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Addicted to Crap

Discarded McDonalds packaging
Image via Wikipedia

The picture: the honey-coloured bun, the juicy beef and that weird-but-delicious golden cheese melting all over it, and sitting right next to it is the box of cracking-hot, fresh out of the pan and lightly salted fries. De-lic-ious!

I hate junk food. No, seriously, I do. I’ve never liked fried food, not ever. It usually makes me feel a bit sick afterwards, and now, in my … well, we’ll say adult years, I find I can suffer occasional bouts of indigestion after a particularly fatty meal. And I also notice that I end up feeling a bit down after I’ve eaten a pile of greasy mess, like when a favourite TV show has just been cancelled. 

But for some reason that has baffled me for years, I can’t seem to stop myself from eating it. I try, really I do, but man, some days it just gets the better of me and the next thing I know, I’ve done it again.

I thought it was just me. I thought I was just weak-willed and lilley-livered (okay, can anybody tell me what lilley-livered is without using Google?) and sucked at having enough will-power to blow out a dandelion. Only it turns out it’s not just me. And there’s a good reason behind it all.

An article in the journal, Psychology Today, talks about how the creators of these chain-store masticators use neuroscience to trap and addict ordinary human beings, like myself, to eating their foods. The article, Seven things McDonald’s Knows About Your Brain shows how the success of junk food can be chocked up to a lot of cleverly-used neuroscience – the science of the brain.

  1. Studies have shown how, under the right circumstances, sugar can become an addictive drug, behaving – and engendering the same behaviour – as though it were cocaine. Withdrawal creates the same symptoms as heroin withdrawal. Junk food outlets know this, and ensure that all their food has sugar in it, including the fries.
  2. Chemicals in the cheese are converted to serotonin in the brain. Serotonin is a ‘feel good’ chemical that you can’t live without. The more you get, the better you feel.
  3. The reward centre in the brain can be extremely susceptible to constant reminders of the one thing you’re trying to avoid – which is why MacDonalds’ can be found everywhere. The convenience and ease of use overwhelms the reward centre and demands to be fed NOW because you can see the food everywhere.
  4. And the speed of access to the food means that the reward centre gets a hit within a few minutes of the craving. This process works, even if you’re not even hungry.
These are just some of the things junk food makers know about our brains. No wonder I have so much trouble turning it down. But now that I do know, at least I have a fighting chance.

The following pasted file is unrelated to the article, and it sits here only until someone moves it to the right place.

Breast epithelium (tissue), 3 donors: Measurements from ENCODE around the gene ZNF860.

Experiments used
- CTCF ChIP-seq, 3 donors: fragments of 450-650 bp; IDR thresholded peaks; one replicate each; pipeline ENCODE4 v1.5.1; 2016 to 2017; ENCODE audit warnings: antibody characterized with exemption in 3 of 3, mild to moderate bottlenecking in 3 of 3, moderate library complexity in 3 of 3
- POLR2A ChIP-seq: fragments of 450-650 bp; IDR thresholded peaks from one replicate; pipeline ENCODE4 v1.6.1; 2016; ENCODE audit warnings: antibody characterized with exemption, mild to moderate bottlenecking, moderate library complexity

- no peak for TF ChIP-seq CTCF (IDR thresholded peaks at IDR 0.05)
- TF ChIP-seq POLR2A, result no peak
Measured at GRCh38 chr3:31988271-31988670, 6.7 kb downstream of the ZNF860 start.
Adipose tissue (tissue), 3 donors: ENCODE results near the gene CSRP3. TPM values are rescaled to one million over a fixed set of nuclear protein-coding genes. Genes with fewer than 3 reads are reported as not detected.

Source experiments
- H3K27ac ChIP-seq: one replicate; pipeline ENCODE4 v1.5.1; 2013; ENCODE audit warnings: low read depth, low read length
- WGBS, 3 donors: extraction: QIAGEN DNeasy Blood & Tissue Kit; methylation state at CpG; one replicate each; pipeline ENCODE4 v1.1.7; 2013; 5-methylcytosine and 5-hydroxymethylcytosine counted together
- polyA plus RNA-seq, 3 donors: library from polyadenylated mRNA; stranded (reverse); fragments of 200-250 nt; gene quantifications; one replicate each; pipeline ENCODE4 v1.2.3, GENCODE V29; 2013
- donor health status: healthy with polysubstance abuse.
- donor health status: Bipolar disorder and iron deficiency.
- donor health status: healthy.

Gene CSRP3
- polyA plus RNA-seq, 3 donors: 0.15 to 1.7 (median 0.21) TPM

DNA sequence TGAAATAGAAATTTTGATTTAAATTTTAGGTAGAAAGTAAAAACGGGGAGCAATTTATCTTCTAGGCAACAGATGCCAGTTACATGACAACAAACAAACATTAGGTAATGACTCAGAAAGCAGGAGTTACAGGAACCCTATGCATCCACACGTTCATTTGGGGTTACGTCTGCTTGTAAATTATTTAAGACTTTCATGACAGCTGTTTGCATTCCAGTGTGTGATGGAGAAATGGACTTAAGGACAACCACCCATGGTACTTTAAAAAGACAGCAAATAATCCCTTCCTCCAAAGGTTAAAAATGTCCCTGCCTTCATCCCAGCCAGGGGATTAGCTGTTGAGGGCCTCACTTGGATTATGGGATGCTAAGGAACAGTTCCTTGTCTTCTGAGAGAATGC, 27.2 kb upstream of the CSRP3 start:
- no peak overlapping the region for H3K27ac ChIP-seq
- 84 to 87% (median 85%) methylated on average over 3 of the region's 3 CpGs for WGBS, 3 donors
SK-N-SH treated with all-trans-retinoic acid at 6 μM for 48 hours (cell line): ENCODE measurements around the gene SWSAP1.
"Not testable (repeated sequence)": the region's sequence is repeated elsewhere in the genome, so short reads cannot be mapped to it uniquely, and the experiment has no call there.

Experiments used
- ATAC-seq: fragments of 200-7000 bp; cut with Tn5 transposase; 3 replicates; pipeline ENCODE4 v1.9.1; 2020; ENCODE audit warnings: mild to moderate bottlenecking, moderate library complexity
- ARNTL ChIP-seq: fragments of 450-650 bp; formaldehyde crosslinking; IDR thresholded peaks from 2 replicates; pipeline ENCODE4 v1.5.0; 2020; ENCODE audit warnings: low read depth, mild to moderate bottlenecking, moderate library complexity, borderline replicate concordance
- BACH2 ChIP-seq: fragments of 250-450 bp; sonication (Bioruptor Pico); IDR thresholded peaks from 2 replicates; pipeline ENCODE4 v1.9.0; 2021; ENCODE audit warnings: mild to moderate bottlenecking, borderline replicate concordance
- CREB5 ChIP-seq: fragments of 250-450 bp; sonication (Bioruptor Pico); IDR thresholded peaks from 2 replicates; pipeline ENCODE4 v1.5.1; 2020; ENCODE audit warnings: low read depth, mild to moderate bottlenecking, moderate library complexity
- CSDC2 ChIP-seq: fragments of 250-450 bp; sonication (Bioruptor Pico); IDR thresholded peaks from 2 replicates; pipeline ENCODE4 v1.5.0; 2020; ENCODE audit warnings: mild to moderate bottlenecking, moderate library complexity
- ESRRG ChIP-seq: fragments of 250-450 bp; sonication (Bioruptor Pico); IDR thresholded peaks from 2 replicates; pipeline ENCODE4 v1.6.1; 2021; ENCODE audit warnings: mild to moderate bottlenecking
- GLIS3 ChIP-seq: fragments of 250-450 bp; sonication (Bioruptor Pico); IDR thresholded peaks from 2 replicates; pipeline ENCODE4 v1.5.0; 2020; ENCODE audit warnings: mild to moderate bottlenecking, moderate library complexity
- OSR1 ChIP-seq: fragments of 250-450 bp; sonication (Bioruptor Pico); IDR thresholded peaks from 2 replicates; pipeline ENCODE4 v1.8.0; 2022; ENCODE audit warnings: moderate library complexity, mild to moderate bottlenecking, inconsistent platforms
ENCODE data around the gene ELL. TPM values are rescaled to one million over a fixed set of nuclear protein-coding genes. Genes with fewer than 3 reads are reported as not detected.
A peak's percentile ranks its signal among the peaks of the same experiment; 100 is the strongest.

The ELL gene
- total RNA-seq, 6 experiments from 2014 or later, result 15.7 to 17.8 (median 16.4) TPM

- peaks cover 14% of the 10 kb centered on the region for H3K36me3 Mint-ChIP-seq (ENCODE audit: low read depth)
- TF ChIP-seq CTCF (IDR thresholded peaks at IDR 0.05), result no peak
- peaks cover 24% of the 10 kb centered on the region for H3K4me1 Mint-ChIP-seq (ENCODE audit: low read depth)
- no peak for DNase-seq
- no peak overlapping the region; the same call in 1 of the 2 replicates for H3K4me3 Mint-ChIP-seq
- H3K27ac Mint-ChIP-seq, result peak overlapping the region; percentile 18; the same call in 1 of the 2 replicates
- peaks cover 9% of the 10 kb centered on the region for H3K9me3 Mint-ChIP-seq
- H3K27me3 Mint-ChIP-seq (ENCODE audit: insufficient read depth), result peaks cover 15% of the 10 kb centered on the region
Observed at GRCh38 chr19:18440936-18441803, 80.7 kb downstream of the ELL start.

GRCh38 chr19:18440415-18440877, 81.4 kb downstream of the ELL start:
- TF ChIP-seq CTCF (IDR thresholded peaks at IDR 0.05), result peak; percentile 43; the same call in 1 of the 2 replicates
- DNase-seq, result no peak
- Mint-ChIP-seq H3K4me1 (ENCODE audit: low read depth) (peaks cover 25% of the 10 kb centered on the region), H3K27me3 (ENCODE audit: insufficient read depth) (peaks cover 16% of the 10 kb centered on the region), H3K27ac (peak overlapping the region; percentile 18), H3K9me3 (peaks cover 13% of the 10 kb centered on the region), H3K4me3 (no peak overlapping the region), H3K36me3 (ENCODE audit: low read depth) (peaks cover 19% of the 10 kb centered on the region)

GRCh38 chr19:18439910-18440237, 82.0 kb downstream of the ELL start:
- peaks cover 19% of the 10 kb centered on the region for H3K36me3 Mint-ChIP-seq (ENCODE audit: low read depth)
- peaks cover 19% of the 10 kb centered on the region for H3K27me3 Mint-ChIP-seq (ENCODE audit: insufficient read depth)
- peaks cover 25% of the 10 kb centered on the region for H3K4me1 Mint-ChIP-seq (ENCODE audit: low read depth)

Are you addicted to a food that’s not good for you? What happens if you can’t have it?
For further reading, try this.
Thanks to K’Rin for the story idea.


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One Comment

  1. Allegra Devereaux says:

    This level food engineering is one of the many reasons why for years now I have stayed away from the fast food giants. Whilst I marvel at their ingenuity, I really don’t like being tricked and I really don’t like my food being tampered with so much. When did it start being ok for food to not really be food … and I ask “surely it’s not really food by the time they get through modifying it?!”.

    Going along with my anti- giant fast food chain philosophy, I have my substitute in Fish N Chips (FNC’s). Love them. My local makes particularly lovely FNC’s … especially around ‘new oil day’. They’re quick and incredibly tasty. And on new oil day I don’t even have FNC’s remorse as they’re light as a feather (albeit a feather full of oil).

    But I’ve had to compromise. I cannot have FNC’s anymore, thanks to high cholesterol, so with a little effort I now have to make my own. I make my own oven baked fat chips (and sometimes go one better by using sweet potato, which is known to reduce cholesterol). And I also cook up the odd piece of fish. Voila, homemade goodness … and I know exactly what is in and on my food, which is a very comforting consideration.

    The key word here is effort … it takes a little effort, which is what the fast food industry preys on … those who cannot be bothered with the effort of looking after themselves. My new revelation though is that they’re not really looking after me at all, as they put too many nasties in their food … looking after me is really my job, and it’s a job I really really shouldn’t entrust to strangers who have dollar signs in their eyes.

    There is a great new recipe book out called Eating for the Seasons by Janella Purcell. Yes, the recipes require a few new ingredients in the store cupboard that probably might not already be there … but they are all things which really should be there. And yes, the recipes take a little while to get through the first few times … but with practice it gets easier and quicker as you understand the basic principles. Before you know it you’re cooking healthy food. This book is also great for teaching you healthier alternatives to those bad things we cook with (ie: butter, sugar, bleached flours, etc). It’s my new food bible.